It’s 2013, and I don’t want baby steps. I don’t want James Franco and Macklemore telling me it’s okay to be gay. I don’t want to see Jared Leto go frail and wear a dress for a role I could have seen when I was 12. And I sure as hell don’t want to see the first major movie about AIDS in 20 years to be about a goddamned queer-hating hick. I want to see Le1f, Frank Ocean, and others like them performing unapologetic songs and speaking for themselves at awards shows. I want to see more actors like Zachary Quinto and Neil Patrick Harris getting lauded for their “bravery” in roles that aren’t pandering to anyone. I want more from my art, I want better advocates, and more than anything, I want more people, and colleagues, to acknowledge the problem. One of the very few pieces I’ve read that truly takes Dallas Buyers Club to task is Peter Knegt’s IndieWire report on the film out of Toronto, an article that covered a lot of the issues discussed here. A chief point Knegt made is that Dallas Buyers Club being made by a “straight white dude” (Jean-Marc Vallée) isn’t really the problem. And yet, in a way, perhaps it is. As Knegt observes, plenty of filmmakers have effectively crafted works about demographics to which they don’t belong. But if this year is any indication, bracing truth and vitality seems to flow unencumbered when those of a given group are able to tell their own stories. This is the year of The Butler, 12 Years a Slave, Fruitvale Station, and Mother of George, films that, regardless of their end-stage successes, are the works of black people not settling for white people traditions. This is the sort of non-complacent progress I hope for—ya know, the Blue People not feeling content with the Green People hogging their soapbox.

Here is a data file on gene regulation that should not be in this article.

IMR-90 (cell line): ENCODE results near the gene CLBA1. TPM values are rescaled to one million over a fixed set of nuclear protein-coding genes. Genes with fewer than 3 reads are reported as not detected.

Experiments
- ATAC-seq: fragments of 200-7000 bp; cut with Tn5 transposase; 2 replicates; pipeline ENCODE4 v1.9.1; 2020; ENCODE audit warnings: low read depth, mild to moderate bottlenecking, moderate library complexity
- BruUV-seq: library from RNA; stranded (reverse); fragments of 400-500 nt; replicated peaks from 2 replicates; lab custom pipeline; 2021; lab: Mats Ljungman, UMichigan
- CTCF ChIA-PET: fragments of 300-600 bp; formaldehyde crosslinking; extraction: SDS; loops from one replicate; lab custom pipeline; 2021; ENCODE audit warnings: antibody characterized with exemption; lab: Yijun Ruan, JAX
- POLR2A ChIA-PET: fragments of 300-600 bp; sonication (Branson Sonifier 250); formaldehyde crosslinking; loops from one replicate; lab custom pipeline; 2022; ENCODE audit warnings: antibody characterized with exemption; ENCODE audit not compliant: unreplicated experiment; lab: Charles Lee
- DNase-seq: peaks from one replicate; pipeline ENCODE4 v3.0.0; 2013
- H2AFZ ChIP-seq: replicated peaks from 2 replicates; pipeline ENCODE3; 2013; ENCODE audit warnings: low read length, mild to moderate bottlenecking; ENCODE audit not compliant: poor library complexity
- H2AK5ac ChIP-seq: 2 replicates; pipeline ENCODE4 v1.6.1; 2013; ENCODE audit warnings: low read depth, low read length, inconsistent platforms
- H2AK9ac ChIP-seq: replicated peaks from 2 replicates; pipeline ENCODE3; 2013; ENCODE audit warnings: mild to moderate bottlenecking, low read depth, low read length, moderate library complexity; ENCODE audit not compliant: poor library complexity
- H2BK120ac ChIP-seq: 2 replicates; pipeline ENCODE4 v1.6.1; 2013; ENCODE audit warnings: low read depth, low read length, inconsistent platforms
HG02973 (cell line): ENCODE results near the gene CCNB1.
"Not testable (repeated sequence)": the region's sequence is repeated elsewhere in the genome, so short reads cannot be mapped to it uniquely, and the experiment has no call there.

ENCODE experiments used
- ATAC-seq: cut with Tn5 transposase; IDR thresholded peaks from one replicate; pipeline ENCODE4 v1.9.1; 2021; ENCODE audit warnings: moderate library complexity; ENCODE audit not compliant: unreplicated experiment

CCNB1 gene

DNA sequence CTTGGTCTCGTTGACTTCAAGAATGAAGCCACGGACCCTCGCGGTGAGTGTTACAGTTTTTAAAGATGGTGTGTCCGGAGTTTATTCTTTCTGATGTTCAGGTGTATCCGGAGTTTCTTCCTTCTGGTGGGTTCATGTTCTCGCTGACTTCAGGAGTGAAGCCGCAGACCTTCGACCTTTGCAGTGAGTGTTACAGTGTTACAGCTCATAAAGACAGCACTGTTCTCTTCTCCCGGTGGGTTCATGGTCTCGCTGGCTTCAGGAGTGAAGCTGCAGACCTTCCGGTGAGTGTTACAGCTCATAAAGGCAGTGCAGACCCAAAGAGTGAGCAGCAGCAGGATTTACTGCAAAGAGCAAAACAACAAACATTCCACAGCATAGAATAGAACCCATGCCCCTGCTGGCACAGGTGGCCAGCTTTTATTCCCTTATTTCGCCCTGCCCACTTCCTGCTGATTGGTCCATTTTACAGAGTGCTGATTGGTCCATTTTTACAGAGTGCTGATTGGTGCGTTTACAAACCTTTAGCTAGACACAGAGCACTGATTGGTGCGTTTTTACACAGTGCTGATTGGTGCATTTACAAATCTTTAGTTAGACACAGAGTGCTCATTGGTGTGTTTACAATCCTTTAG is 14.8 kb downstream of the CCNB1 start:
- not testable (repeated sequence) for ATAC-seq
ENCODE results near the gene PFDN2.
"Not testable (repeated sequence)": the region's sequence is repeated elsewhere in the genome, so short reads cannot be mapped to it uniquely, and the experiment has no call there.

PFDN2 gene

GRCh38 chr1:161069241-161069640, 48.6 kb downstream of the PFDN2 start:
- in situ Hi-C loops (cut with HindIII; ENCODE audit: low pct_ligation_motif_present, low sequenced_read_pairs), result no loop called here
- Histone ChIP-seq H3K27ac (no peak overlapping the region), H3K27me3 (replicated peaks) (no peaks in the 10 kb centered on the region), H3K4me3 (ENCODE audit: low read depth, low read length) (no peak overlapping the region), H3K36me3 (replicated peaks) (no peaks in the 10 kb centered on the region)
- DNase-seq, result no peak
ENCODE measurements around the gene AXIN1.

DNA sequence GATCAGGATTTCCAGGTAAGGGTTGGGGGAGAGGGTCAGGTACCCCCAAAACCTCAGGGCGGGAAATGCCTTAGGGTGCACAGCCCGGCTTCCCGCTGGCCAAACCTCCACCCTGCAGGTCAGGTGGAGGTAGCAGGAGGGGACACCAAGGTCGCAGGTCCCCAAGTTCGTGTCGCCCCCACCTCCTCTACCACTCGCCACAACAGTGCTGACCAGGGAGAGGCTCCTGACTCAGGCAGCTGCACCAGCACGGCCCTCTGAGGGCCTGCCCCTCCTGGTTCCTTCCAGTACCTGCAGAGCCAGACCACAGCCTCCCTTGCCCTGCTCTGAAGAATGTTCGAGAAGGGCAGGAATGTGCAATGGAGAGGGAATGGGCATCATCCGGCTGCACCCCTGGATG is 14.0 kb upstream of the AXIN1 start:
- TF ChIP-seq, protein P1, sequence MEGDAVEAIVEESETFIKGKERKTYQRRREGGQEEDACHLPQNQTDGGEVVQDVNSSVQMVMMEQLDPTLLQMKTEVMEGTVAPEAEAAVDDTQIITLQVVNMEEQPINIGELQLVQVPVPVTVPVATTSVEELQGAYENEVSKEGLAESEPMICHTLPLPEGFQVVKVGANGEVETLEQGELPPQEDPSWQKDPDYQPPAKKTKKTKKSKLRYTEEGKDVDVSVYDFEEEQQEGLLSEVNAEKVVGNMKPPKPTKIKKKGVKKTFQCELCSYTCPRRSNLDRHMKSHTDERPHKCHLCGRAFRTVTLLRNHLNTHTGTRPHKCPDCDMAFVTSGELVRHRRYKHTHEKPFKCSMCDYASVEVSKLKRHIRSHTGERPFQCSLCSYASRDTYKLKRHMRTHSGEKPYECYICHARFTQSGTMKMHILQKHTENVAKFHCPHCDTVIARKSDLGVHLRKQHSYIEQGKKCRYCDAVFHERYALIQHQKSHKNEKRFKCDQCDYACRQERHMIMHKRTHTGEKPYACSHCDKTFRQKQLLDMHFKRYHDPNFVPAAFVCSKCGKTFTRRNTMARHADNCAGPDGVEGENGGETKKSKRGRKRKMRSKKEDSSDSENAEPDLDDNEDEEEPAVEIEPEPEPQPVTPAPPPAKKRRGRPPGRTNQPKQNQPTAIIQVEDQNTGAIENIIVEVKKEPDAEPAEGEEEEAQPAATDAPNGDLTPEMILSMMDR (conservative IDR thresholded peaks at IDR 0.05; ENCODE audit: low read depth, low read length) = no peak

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Watch: The Long-Awaited Deadwood Movie Gets Teaser Trailer and Premiere Date